Saying Grace: The Power of Intention
Nationally, Thanksgiving is a collective mindset of gratitude to forces greater than ourselves. Like a Norman Rockwell painting, heads bow over grace when families gather, everyone primed for thanks. Yet for many, saying grace is the holiday exception, not the daily rule. Many might ask, “Well, isn’t a group blessing just the official signal to dig in?”
I used to think so. A prayer does signal food to be served and whets the appetite. But twelve years ago, I made saying grace a habit. Now I enjoy how a blessing brings folks together to set a positive intention for nourishment and strengthening bonds. Grace makes me mindful that I am not entitled to anything, but grateful that I am given so much. Meal times present a daily personal reminder, but at Thanksgiving, a group “thank you” seems natural.
Years ago, saying a blessing before eating took adjustment. Since I hadn’t done it for decades, it’s an easy item to overlook or forget. So why did I bother? When I returned to Christianity, I wanted an authentic friendship with the divine, not just in theory, or concept, or dogma. For me, God is real, someone I say “wow” with, and what better chance than right before a bowl of gnocchi with pesto? It’s just part of talking to a friend regularly.
Once I got the hang of “Gee, thanks so much, God, I’m loving this pot roast!” the next hurdle was saying grace with guests. Would I be perceived as pushing my beliefs on them? Would it make them uncomfortable? Years ago I dove in during dinner with two lesbian pals who are activists, outspoken, and not religious. They love me and I love them.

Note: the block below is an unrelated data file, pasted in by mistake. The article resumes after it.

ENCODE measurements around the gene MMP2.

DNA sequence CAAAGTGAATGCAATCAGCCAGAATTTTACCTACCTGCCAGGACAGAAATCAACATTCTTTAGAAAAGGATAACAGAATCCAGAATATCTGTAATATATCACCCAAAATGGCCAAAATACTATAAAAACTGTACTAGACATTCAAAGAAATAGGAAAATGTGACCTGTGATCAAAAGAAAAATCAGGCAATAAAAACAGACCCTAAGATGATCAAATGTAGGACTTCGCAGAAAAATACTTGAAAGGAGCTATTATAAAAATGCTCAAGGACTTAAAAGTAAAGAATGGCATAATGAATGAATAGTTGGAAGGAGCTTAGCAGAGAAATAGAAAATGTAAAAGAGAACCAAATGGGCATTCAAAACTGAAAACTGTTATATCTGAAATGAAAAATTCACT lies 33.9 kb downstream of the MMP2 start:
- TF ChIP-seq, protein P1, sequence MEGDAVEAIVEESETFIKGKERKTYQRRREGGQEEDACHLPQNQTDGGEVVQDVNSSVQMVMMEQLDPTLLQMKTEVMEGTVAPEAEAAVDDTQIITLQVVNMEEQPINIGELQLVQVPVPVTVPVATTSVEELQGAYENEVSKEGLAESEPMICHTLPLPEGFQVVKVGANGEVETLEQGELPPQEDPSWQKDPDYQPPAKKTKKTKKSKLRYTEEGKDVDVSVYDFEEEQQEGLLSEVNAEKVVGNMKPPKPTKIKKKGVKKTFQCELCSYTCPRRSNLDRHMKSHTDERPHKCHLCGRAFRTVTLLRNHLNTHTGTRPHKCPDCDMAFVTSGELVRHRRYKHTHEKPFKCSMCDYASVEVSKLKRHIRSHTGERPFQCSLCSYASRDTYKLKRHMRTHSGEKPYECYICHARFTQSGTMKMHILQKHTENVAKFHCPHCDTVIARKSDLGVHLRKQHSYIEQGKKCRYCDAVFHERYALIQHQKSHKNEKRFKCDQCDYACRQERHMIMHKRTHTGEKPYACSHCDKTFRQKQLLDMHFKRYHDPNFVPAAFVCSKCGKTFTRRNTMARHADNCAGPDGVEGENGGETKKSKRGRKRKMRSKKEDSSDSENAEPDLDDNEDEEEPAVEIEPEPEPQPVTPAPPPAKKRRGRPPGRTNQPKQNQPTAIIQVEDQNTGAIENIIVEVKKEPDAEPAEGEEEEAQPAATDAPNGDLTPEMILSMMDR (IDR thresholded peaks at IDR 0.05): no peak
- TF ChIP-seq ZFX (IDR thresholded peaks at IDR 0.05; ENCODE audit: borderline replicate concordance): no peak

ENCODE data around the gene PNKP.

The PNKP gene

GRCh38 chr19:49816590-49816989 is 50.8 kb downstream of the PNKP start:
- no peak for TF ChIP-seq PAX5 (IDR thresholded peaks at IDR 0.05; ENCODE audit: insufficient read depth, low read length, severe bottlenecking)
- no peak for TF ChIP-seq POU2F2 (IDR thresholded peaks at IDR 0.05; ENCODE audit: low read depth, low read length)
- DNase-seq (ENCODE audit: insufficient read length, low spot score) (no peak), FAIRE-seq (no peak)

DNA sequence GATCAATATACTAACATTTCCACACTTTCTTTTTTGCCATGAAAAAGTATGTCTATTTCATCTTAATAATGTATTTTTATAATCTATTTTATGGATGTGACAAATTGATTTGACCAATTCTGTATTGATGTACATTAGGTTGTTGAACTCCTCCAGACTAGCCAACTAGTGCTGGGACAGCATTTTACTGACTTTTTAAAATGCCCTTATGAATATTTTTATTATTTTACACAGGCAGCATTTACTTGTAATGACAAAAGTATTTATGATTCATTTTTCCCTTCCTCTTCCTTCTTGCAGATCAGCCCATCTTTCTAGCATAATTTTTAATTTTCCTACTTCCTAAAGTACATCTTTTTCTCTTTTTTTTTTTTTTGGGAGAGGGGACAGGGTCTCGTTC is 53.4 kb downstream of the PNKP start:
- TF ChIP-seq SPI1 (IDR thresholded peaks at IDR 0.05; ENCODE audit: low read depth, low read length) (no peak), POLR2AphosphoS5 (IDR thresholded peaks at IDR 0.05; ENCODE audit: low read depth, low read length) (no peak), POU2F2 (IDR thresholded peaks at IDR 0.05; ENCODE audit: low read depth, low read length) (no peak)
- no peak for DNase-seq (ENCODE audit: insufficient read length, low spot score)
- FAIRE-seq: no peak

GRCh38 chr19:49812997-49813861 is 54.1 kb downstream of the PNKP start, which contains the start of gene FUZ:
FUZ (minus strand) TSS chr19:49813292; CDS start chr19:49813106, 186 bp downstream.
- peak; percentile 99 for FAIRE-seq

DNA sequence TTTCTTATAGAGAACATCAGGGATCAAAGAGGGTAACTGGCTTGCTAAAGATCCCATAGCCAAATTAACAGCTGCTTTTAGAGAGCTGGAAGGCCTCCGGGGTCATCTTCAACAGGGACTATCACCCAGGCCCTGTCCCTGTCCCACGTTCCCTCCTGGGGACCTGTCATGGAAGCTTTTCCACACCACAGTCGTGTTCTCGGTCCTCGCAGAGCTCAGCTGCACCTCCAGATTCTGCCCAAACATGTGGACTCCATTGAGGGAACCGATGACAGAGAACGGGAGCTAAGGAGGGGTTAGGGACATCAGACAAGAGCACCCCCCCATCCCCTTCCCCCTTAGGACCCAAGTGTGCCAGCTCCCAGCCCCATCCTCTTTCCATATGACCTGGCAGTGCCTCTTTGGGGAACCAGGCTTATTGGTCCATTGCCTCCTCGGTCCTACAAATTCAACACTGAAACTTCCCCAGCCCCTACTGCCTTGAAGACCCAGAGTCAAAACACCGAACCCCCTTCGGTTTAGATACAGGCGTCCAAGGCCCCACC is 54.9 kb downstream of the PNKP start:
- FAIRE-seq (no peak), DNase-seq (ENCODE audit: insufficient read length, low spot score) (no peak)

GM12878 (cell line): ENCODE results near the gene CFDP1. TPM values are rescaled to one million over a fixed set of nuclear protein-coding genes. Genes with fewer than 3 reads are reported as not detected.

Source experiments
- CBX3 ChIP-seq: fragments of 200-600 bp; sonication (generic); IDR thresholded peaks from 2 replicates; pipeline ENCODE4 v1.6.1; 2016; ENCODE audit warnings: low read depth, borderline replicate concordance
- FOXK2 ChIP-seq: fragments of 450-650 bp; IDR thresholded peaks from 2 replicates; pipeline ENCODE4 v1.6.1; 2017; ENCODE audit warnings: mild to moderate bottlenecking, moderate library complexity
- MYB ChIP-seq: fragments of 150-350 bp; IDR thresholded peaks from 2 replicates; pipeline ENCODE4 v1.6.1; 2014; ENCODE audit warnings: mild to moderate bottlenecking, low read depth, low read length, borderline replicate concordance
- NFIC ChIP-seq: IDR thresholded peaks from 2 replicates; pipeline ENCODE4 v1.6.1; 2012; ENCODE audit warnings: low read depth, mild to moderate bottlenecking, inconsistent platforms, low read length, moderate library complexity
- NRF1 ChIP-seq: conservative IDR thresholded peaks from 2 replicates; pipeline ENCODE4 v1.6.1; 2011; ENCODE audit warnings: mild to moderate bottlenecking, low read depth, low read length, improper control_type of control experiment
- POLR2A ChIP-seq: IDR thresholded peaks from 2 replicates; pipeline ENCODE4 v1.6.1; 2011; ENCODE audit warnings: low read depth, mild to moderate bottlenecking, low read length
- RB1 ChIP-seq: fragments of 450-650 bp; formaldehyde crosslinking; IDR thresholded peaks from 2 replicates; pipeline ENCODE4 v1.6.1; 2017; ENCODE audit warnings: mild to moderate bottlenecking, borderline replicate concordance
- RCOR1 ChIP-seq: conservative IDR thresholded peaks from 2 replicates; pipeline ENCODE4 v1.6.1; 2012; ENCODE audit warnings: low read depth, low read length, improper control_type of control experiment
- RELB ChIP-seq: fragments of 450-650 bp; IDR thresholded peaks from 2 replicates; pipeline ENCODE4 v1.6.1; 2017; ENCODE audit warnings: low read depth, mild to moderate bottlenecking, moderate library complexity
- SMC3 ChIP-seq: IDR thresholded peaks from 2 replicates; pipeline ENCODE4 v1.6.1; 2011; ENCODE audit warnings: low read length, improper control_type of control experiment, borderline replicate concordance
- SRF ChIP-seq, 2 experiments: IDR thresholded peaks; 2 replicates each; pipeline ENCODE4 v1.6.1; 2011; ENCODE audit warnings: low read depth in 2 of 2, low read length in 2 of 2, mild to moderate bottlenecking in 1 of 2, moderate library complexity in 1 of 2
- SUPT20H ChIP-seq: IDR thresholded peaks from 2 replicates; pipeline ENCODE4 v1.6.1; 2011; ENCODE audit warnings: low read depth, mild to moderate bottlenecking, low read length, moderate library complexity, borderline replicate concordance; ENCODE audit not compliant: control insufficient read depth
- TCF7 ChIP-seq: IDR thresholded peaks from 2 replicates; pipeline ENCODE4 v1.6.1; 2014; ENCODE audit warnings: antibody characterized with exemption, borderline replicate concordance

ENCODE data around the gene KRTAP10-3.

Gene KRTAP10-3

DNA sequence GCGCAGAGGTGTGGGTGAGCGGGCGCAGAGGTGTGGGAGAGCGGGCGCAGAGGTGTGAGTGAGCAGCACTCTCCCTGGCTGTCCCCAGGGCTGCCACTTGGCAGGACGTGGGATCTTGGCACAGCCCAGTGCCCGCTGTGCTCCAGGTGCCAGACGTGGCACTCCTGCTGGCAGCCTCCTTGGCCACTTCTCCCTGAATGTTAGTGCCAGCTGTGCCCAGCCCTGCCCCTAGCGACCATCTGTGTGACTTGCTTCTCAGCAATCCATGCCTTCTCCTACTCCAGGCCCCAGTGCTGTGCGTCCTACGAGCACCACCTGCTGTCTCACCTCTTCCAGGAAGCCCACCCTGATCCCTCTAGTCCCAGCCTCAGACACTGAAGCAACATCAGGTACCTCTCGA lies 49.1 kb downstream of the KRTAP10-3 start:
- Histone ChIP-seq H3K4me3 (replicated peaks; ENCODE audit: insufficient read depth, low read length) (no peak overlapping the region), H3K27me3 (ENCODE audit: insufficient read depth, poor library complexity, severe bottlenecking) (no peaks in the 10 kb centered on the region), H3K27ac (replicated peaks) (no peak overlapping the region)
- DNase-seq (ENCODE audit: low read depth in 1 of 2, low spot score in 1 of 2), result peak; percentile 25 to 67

I asked in a teeny-weeny voice, “Can I say a blessing?”
I’m not one for rote prayers, memorized lines or rhymes. Instead I shared off-the-cuff, heartfelt thoughts – how beautiful our friendship is, thanks for our time together, may we continue in love and health, and I threw in a couple of requests – amen, let’s eat.
Jennifer traded glances with her wife and said, “Well, that was cool.”
I said, “I was a little embarrassed to do that, so thanks for making it easy.”
And it did become easier, more natural over time. Months later, Jennifer shared they now say meal-time prayers with friends. She said, “I like how it creates a sense of community, and it’s easy because you just say what’s on your mind.”
Saying what’s on your mind is the essence of prayer. As the holidays approach one common Thanksgiving tradition is to go around the table, each person sharing what makes them grateful. Those are prayers shared.
No religion required to appreciate the power of intention, positive thoughts, and good wishes spoken out loud. For me, Thanksgiving is a special chance to say “wow” with the General Manager of the Universe, “I don’t know how or why you do it, but you are amazing. Thanks, God.”
This column ran in The Patriot Ledger on 11/14/2015
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